The 18-kb Xist long noncoding RNA (lncRNA) is essential for X-chromosome inactivation during female eutherian mammalian development. Global
structural architecture, cell-induced conformational changes, and protein–RNA interactions within Xist are poorly understood. We used selective 2′-hydroxyl acylation analyzed by primer extension and mutational profiling (SHAPE-MaP)
to examine these features of Xist at single-nucleotide resolution both in living cells and ex vivo. The Xist RNA forms complex well-defined secondary structure domains and the cellular environment strongly modulates the RNA structure,
via motifs spanning one-half of all Xist nucleotides. The Xist RNA structure modulates protein interactions in cells via multiple mechanisms. For example, repeat-containing elements adopt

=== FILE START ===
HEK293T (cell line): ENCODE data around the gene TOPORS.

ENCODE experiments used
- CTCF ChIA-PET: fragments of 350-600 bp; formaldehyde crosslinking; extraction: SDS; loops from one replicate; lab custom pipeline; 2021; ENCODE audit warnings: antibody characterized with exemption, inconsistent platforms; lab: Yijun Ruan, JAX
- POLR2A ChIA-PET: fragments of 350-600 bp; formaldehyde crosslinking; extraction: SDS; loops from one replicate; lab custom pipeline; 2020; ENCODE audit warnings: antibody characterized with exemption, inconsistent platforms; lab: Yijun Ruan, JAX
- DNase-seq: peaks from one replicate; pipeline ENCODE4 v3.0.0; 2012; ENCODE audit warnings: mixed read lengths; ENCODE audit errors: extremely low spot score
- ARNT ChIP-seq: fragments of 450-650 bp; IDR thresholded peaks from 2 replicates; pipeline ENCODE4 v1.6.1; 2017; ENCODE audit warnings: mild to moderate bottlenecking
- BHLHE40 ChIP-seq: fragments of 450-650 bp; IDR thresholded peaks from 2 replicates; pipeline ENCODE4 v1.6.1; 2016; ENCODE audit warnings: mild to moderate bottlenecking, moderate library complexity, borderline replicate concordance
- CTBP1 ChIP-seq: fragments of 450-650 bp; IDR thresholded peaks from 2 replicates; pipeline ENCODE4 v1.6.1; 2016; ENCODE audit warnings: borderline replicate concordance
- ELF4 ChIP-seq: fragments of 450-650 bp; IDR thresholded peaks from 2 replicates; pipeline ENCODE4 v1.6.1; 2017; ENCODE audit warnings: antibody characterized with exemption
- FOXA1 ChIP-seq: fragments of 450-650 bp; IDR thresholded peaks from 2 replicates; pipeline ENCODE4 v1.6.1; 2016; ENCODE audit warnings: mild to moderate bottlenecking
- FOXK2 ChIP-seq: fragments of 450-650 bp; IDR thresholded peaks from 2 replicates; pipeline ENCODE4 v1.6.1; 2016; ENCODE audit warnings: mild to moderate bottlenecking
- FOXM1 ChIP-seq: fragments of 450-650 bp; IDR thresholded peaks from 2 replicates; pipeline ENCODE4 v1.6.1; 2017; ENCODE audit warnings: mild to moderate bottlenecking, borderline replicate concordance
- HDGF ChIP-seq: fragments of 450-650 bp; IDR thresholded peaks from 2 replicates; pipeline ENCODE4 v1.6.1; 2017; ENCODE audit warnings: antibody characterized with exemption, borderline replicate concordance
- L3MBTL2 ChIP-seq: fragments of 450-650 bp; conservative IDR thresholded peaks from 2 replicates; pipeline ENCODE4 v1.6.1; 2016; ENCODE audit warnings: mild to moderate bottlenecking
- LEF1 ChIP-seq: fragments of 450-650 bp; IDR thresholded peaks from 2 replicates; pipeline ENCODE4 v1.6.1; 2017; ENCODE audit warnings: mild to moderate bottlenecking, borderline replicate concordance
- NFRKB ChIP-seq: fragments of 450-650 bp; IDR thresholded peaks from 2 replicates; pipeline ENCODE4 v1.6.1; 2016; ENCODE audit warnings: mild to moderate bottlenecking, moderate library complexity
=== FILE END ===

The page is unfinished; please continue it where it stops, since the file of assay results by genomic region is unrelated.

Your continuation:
accessible and dynamic structures that function as landing pads for protein cofactors. Structured RNA motifs create interaction
domains for specific proteins and also sequester other motifs, such that only a subset of potential binding sites forms stable
interactions. This work creates a broad quantitative framework for understanding structure–function interrelationships for
Xist and other lncRNAs in cells.